Darien is preparing to take a trip back in time, and also to welcome President Abraham Lincoln to town.
Or at least, someone who looks an awful lot like him.
In conjunction with a ceremony to honor the 150th anniversary of the Gettysburg Address, as well as the unveiling of a bronze Gettysburg Address plaque at the state veteran cemetery in the town’s Spring Grove Cemetery, the state’s Department of Veteran Affairs will hold a ceremony on Sunday, July 1, at 11 a.m.
The ceremony will include some actors re-enacting the time period including President Lincoln.
The department’s commissioner, Linda Schwartz, secured the plaque for Darien, telling The Darien Times the cemetery has great historical significance for veterans, as does the town, which had America’s first home for veterans.
The Fitch Home for Soldiers, now the site of the Allen-O’Neill Moderate Income Family Homes, was established by Benjamin Fitch of Darien for Civil War veterans and later for children of fathers killed in that war.
From 1864 to 1940 the Fitch Home served the needs of hundreds of orphans and thousands of men who served the US in various wars. More than 2,000 of those veterans now rest in the Spring Grove Cemetery in Darien.
The home eventually expanded from five acres to 12 acres with another five acres across the street and two more acres at Spring Grove Cemetery. The Fitch Home steadily grew from 197 resident veterans in 1889 to 500 in 1905 and 547 in 1910.
Anyone living in Noroton Heights would hear reveille in the morning and taps in the evening those days. And somtimes hear the drum-beat of the long roll when a veteran died. Taps would be played as the remains passed through the big gates.
The Fitch home became the Connecticut State Veterans hospital in 1940 and then relocated to Rocky Hill upstate.
The Allen-O’Neill housing was completed in 1953.
Schwartz told The Darien Times she visited Spring Grove Cemetery shortly after taking her position as commissioner and was impressed by how important it was to the town and how well its residents cared for it.
“They came together to make the place look great,” she said.
Schwartz said she felt it was time to do something of historical significance for the town, and when the opportunity came up to order a plaque, as a fan of President Lincoln, and of history, she jumped on it.
“What better way to honor those veterans than to order the plaque and get it installed,” Schwartz said.
The timing of the Gettysburg plaque seems to be coincidentally around the same time that a Gettysburg oak tree, planted 20 years ago on the Allen-O’Neill site, was cut down in error recently during the project’s renovation.
Schwartz said though the two events had nothing to do with each other, she was “crestfallen about the tree.”
“We are working on negotiating a tree from Gettysburg, though it won’t be as big,” she said.
Schwartz also said she plans on the replacement tree being located at the cemetery, on town property, instead of the privately owned Allen O’Neill property, owned by the Darien Housing Authority.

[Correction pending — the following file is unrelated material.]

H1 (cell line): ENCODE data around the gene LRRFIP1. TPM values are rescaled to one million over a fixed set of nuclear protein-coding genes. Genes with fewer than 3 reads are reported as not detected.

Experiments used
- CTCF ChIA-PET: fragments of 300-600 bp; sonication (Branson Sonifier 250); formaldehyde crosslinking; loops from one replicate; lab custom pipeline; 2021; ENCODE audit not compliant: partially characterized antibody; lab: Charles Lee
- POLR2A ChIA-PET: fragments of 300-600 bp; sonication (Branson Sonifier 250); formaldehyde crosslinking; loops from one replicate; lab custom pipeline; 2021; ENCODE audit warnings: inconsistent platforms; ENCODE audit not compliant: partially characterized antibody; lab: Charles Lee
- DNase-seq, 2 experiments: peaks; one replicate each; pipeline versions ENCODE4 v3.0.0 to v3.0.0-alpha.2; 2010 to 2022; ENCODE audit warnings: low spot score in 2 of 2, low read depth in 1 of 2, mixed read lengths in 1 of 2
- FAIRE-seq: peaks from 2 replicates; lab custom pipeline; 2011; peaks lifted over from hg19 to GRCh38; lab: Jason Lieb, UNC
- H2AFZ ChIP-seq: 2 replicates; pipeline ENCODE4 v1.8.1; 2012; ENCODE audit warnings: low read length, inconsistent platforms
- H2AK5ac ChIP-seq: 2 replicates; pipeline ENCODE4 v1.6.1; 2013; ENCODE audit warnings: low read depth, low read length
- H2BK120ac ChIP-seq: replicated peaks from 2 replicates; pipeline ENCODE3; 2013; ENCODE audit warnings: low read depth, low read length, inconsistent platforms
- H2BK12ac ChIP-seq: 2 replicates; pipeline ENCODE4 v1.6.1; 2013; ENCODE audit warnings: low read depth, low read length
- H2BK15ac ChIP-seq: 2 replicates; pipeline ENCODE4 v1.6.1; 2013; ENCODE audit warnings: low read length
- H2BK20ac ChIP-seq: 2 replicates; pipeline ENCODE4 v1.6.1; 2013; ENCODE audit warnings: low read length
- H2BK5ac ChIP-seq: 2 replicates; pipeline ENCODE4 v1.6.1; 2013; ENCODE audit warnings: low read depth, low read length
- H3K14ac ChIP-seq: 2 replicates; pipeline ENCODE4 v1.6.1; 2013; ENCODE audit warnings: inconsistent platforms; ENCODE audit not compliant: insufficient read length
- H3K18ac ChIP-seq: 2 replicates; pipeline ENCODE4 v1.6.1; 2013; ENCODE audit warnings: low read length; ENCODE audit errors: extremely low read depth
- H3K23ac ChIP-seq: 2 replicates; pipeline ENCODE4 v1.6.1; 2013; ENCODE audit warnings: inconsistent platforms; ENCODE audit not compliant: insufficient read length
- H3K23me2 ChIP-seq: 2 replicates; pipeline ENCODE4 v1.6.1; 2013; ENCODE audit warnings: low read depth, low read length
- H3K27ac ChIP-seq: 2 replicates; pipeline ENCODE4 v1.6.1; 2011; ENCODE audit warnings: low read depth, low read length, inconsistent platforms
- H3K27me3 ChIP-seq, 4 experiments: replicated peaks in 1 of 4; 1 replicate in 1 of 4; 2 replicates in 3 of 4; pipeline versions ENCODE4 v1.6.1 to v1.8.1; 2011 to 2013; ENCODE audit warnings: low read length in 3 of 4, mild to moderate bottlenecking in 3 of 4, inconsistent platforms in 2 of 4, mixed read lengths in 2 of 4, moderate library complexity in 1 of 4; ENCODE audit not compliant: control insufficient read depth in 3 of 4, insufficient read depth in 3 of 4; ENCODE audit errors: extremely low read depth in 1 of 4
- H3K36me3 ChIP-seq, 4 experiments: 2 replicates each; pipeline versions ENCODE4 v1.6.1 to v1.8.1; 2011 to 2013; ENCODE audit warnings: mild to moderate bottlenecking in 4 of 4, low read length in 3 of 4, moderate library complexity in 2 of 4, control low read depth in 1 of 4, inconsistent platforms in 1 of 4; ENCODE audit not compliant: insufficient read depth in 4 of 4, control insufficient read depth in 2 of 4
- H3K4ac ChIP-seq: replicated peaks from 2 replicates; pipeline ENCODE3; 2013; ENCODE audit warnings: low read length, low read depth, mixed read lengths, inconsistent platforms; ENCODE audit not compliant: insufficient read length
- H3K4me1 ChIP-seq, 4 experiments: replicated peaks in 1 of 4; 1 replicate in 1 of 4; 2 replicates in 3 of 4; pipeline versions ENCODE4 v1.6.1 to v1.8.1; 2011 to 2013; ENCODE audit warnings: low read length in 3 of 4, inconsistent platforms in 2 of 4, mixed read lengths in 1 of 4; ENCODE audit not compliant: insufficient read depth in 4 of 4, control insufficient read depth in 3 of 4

The Darien Housing Authority also expressed regret at the accidental cutting down of the Gettysburg tree, and commissions say they intend to replace the tree and have a dedication ceremony.
Schwartz is concerned with the current Allen-O’Neill renovation project to double the currently 53 single-family houses to town house style units, which began a few months ago.
She said she was surprised that none of the current structures, especially the brick apartment building on the site, were being preserved for historical significance, especially the brick apartment building, given their importance to state and veterans’ history.
As she oversees the relocated facility in Rocky Hill, Schwartz said she is “carrying the torch” for Fitch, and said if she wanted to do anything to the relocated facility’s structures, she’d need some sort of historical approval.
“He left us a legacy with this veterans’ home, and there’s one in every state of the union now — that’s his legacy he started,” she said.
The Darien Housing Authority did not respond to questions about the current historical significance of any of the buildings at the Allen-O’Neill Homes or whether any inquiries regarding preservation had been made.
According to the Darien Housing Authority’s website, “most of the original buildings from the Fitch estate are gone; however the chapel was moved across the street and remodeled to become Darien’s VFW Post 6933.”
The site refers to the brick apartment building mentioned by Schwartz — saying “the current apartment building at 20 Allen O’Neill Drive was remodeled from one of the Fitch buildings.”
Karen and Dave Polett, both members of the town’s Monuments & Ceremonies Commission, said they are “really pleased” with all of Schwartz’s efforts, including obtaining a new tree and the plaque.
“Darien has a long heritage of serving our veterans, especially those from the Civil War, and the new Lincoln monument and the memorial tree will be a further tribute to their sacrifice,” they said in an email to The Darien Times.